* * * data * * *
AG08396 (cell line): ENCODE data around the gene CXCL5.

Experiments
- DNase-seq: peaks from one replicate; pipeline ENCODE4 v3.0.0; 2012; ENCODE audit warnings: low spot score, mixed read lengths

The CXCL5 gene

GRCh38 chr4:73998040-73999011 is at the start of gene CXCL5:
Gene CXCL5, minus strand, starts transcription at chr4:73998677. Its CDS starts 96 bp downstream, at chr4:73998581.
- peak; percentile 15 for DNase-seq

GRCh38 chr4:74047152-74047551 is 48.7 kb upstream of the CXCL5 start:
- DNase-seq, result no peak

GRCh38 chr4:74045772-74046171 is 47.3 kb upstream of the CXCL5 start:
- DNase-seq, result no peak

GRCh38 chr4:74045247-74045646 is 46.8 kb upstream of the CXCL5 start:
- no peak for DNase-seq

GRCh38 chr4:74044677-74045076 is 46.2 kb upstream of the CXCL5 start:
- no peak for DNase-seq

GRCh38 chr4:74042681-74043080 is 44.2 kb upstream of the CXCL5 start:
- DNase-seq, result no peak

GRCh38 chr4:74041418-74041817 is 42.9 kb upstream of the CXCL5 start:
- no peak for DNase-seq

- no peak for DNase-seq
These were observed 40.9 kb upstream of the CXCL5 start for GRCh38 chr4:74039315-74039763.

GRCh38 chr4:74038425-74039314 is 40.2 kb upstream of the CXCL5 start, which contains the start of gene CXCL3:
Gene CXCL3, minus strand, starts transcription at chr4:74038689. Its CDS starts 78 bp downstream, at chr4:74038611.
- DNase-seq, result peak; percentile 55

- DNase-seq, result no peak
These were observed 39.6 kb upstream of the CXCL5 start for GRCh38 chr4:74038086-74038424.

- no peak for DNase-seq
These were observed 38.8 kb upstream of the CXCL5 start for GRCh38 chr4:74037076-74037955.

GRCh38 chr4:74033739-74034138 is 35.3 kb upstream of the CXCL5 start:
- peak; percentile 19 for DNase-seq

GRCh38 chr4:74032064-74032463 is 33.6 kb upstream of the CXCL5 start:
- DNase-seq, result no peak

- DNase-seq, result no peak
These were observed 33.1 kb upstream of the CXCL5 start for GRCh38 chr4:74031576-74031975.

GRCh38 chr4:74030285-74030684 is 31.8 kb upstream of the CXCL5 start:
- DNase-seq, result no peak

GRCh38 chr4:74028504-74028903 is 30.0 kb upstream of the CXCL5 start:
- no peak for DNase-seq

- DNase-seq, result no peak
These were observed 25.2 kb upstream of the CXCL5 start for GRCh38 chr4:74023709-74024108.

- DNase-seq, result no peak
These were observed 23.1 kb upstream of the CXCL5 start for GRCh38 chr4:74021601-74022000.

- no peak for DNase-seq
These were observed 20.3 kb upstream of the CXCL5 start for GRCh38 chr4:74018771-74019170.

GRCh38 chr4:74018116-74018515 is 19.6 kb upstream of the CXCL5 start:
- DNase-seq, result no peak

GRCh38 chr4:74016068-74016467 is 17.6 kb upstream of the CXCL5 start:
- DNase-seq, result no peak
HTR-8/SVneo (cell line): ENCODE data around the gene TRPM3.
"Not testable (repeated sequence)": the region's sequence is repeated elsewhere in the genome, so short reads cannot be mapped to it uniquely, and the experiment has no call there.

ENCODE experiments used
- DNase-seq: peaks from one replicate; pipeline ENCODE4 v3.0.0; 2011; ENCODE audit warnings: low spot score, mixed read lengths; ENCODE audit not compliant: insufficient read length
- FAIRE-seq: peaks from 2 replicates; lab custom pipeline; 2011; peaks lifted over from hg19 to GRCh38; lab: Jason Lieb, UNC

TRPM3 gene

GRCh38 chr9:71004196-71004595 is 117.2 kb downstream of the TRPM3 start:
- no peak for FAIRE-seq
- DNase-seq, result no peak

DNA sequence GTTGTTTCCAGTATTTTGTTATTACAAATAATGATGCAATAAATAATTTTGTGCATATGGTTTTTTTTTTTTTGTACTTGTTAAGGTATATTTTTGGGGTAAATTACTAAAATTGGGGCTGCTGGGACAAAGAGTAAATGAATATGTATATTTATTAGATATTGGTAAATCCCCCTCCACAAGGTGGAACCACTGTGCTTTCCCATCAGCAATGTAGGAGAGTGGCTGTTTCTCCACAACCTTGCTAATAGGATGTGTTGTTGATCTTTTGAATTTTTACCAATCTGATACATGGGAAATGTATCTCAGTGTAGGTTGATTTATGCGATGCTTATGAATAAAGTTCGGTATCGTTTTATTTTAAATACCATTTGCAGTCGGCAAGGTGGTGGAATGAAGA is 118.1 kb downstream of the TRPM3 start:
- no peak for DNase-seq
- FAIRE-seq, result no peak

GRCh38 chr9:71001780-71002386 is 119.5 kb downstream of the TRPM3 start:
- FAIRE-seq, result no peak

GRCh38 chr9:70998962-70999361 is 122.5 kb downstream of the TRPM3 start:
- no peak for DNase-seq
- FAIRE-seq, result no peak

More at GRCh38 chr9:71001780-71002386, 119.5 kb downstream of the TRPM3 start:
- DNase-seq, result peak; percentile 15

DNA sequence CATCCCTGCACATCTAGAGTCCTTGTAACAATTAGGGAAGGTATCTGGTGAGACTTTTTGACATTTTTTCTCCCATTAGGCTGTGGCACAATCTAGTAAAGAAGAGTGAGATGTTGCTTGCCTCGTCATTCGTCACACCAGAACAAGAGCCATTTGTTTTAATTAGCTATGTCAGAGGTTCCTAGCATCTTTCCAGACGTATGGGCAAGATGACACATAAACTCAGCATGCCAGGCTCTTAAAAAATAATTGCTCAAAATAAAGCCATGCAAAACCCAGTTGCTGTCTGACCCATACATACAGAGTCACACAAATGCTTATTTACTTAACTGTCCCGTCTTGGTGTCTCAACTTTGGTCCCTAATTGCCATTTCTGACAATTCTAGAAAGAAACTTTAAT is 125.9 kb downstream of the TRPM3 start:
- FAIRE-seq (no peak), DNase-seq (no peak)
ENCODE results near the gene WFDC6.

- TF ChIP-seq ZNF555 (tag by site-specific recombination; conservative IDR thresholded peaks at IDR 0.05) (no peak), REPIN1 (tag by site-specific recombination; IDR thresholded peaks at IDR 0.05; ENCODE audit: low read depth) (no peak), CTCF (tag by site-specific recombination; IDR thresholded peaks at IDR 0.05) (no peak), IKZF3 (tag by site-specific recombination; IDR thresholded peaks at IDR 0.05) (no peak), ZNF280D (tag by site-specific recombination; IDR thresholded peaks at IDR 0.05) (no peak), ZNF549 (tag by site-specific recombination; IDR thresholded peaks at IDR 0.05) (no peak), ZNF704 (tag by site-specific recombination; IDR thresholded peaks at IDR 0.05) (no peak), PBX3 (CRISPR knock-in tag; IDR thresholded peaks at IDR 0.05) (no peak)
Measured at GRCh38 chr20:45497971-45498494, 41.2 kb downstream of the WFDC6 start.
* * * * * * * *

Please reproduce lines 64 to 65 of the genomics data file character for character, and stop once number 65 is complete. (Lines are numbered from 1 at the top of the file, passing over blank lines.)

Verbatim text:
- no peak for DNase-seq
- FAIRE-seq, result no peak